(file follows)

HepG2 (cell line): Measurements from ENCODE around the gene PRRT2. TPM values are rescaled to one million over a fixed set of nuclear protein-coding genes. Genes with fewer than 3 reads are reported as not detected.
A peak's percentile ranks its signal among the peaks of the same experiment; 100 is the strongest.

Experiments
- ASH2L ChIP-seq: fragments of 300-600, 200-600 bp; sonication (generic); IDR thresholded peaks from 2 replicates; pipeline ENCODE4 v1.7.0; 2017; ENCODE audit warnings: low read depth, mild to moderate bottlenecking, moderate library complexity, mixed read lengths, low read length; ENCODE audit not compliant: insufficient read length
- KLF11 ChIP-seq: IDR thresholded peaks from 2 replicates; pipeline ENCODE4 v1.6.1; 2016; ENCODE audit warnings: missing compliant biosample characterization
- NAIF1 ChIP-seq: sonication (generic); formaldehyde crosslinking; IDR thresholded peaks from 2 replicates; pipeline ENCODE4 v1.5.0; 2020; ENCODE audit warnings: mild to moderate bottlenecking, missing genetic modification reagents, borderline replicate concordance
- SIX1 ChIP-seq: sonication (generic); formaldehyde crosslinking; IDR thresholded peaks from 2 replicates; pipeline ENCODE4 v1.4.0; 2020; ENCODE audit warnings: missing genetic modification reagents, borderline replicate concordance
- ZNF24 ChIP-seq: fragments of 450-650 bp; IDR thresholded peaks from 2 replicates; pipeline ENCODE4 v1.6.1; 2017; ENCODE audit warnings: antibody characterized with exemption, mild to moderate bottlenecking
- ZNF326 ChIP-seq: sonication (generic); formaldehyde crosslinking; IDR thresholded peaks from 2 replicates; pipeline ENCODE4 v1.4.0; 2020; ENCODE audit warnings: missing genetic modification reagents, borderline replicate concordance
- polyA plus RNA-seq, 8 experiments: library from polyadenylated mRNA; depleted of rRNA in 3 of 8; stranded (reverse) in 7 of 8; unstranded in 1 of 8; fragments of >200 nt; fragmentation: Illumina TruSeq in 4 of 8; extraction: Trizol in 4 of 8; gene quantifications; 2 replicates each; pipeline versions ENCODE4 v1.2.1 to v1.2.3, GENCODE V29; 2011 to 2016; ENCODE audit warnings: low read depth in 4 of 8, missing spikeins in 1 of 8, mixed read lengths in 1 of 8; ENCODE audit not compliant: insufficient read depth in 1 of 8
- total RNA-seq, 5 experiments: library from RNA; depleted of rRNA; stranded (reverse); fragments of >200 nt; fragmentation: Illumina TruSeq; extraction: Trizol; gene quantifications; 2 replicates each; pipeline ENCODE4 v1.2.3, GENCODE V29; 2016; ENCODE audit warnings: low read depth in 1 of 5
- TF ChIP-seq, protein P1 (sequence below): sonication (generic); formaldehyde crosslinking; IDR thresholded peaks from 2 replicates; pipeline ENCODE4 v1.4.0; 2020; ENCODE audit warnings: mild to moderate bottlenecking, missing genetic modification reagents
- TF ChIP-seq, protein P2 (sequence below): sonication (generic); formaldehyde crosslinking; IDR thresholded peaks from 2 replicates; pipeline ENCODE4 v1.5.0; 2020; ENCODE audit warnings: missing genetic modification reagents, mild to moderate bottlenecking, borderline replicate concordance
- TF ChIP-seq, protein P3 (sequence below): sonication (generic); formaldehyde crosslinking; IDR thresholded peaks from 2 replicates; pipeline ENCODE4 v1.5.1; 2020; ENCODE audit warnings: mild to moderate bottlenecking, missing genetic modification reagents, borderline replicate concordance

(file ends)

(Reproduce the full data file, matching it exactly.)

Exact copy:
HepG2 (cell line): Measurements from ENCODE around the gene PRRT2. TPM values are rescaled to one million over a fixed set of nuclear protein-coding genes. Genes with fewer than 3 reads are reported as not detected.
A peak's percentile ranks its signal among the peaks of the same experiment; 100 is the strongest.

Experiments
- ASH2L ChIP-seq: fragments of 300-600, 200-600 bp; sonication (generic); IDR thresholded peaks from 2 replicates; pipeline ENCODE4 v1.7.0; 2017; ENCODE audit warnings: low read depth, mild to moderate bottlenecking, moderate library complexity, mixed read lengths, low read length; ENCODE audit not compliant: insufficient read length
- KLF11 ChIP-seq: IDR thresholded peaks from 2 replicates; pipeline ENCODE4 v1.6.1; 2016; ENCODE audit warnings: missing compliant biosample characterization
- NAIF1 ChIP-seq: sonication (generic); formaldehyde crosslinking; IDR thresholded peaks from 2 replicates; pipeline ENCODE4 v1.5.0; 2020; ENCODE audit warnings: mild to moderate bottlenecking, missing genetic modification reagents, borderline replicate concordance
- SIX1 ChIP-seq: sonication (generic); formaldehyde crosslinking; IDR thresholded peaks from 2 replicates; pipeline ENCODE4 v1.4.0; 2020; ENCODE audit warnings: missing genetic modification reagents, borderline replicate concordance
- ZNF24 ChIP-seq: fragments of 450-650 bp; IDR thresholded peaks from 2 replicates; pipeline ENCODE4 v1.6.1; 2017; ENCODE audit warnings: antibody characterized with exemption, mild to moderate bottlenecking
- ZNF326 ChIP-seq: sonication (generic); formaldehyde crosslinking; IDR thresholded peaks from 2 replicates; pipeline ENCODE4 v1.4.0; 2020; ENCODE audit warnings: missing genetic modification reagents, borderline replicate concordance
- polyA plus RNA-seq, 8 experiments: library from polyadenylated mRNA; depleted of rRNA in 3 of 8; stranded (reverse) in 7 of 8; unstranded in 1 of 8; fragments of >200 nt; fragmentation: Illumina TruSeq in 4 of 8; extraction: Trizol in 4 of 8; gene quantifications; 2 replicates each; pipeline versions ENCODE4 v1.2.1 to v1.2.3, GENCODE V29; 2011 to 2016; ENCODE audit warnings: low read depth in 4 of 8, missing spikeins in 1 of 8, mixed read lengths in 1 of 8; ENCODE audit not compliant: insufficient read depth in 1 of 8
- total RNA-seq, 5 experiments: library from RNA; depleted of rRNA; stranded (reverse); fragments of >200 nt; fragmentation: Illumina TruSeq; extraction: Trizol; gene quantifications; 2 replicates each; pipeline ENCODE4 v1.2.3, GENCODE V29; 2016; ENCODE audit warnings: low read depth in 1 of 5
- TF ChIP-seq, protein P1 (sequence below): sonication (generic); formaldehyde crosslinking; IDR thresholded peaks from 2 replicates; pipeline ENCODE4 v1.4.0; 2020; ENCODE audit warnings: mild to moderate bottlenecking, missing genetic modification reagents
- TF ChIP-seq, protein P2 (sequence below): sonication (generic); formaldehyde crosslinking; IDR thresholded peaks from 2 replicates; pipeline ENCODE4 v1.5.0; 2020; ENCODE audit warnings: missing genetic modification reagents, mild to moderate bottlenecking, borderline replicate concordance
- TF ChIP-seq, protein P3 (sequence below): sonication (generic); formaldehyde crosslinking; IDR thresholded peaks from 2 replicates; pipeline ENCODE4 v1.5.1; 2020; ENCODE audit warnings: mild to moderate bottlenecking, missing genetic modification reagents, borderline replicate concordance